Arriving at dusk in Tofo is a scary experience: our chapa is assaulted by a horde of people and we literally have to fight our way out. Once on the streets of the coastal town, we immediately notice the difference compared to all we have seen in Mozambique before. There are people approaching us trying to sell something, loud music pumping from the many bars lining the sandy streets, hordes of tourists around. After installing ourselves in a small, recently opened accommodation just metres from the beach, we enjoy a nice dinner. The next morning, we are in time to arrange an ocean safari - one of the main reasons we came to Tofo in the first place. Just off the coast, the sea drops considerably, which helps to make Tofo one of the best places to see large fish and whales.
An expert comes with us, and what she tells us is no reason for optimism: there have been few sightings of whale sharks in the last ten days. Then again, it is an safari at sea, and as with any safari, you never know. We manage to get the zodiac through the surf, and ride around the small cape of Tofo. To our immense joy, a whale shark is spotted almost instantly, and we are in the water with our snorkels, trying to find the largest fish of our planet in the bad visibility of the Indian Ocean. It is an amazing experience to swim along this giant for a couple of minutes; and we later learn that this 7 metre whale shark is but a small one in his kind. We then see dolphins and several humpback whales, in the last case two adults with a baby whale. After this successful safari on the ocean, we hike along the dunes to the south. While Tofo beach is brimming with activity, with lots of locals as well as foreigners, already Tofinho beach is very quiet.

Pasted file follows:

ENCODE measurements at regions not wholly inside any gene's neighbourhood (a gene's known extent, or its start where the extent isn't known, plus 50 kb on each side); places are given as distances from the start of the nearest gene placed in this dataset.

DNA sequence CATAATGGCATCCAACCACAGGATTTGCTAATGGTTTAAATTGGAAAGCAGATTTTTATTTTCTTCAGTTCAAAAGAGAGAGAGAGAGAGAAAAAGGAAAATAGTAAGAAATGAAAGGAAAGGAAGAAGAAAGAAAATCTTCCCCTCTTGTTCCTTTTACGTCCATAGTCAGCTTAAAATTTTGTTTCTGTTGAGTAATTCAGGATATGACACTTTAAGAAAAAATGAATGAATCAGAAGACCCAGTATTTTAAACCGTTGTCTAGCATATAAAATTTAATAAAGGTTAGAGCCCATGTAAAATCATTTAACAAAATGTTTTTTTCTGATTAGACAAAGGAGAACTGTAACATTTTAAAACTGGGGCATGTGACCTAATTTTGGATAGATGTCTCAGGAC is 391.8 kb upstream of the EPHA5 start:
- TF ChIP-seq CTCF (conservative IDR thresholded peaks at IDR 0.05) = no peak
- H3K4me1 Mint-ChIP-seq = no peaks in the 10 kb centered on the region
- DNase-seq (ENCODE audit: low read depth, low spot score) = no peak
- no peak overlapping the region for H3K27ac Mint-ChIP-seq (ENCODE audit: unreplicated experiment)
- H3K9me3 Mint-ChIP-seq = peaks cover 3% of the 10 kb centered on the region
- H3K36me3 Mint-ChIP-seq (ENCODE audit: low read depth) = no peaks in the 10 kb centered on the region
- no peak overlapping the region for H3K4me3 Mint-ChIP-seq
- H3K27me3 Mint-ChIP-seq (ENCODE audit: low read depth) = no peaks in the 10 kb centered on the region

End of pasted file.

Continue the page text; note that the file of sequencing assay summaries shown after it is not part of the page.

We stop at the Monument for Fallen Heroes, a pyramidal monument with a hand sticking out at the top, breaking free of chains. Close to the monument, we see the grotto in which the Portuguese chained up independence fighters at low tide, after which they would succumb when the tide came in. Waves pound the rocks here, it is a chilling thought that on such a lovely spot, such cruelties were carried out. The coastline becomes a little more rough to the south, with high sand dunes. There are plenty of houses and resorts here, but some have been abandoned long time ago. With almost no one around, the walk becomes more beautiful the longer we walk, but then, we have to head back to be in Tofo before darkness. The next day, I go for a dive, hoping to see manta rays for which Tofo is also famous, but alas, we do not see them. After seeing whales from our lunch spot, we walk north, towards Barra: a long stretch of beach with sand dunes until the very end. Too bad the sun sets in the west: it disappears behind the sand dunes. We leave Tofo early next morning, and despite the touristy feel of the coastal town, the memories of the whale shark and our long walks along the coast will stay with us.
Personal travel impressions both in words and images from Tofo Coastline (Mozambique). Clicking on the pictures enlarges them and enables you to send the picture as a free e-card or download it for personal use, for instance, on your weblog. Or click on the map above to visit more places close to Tofo Coastline.
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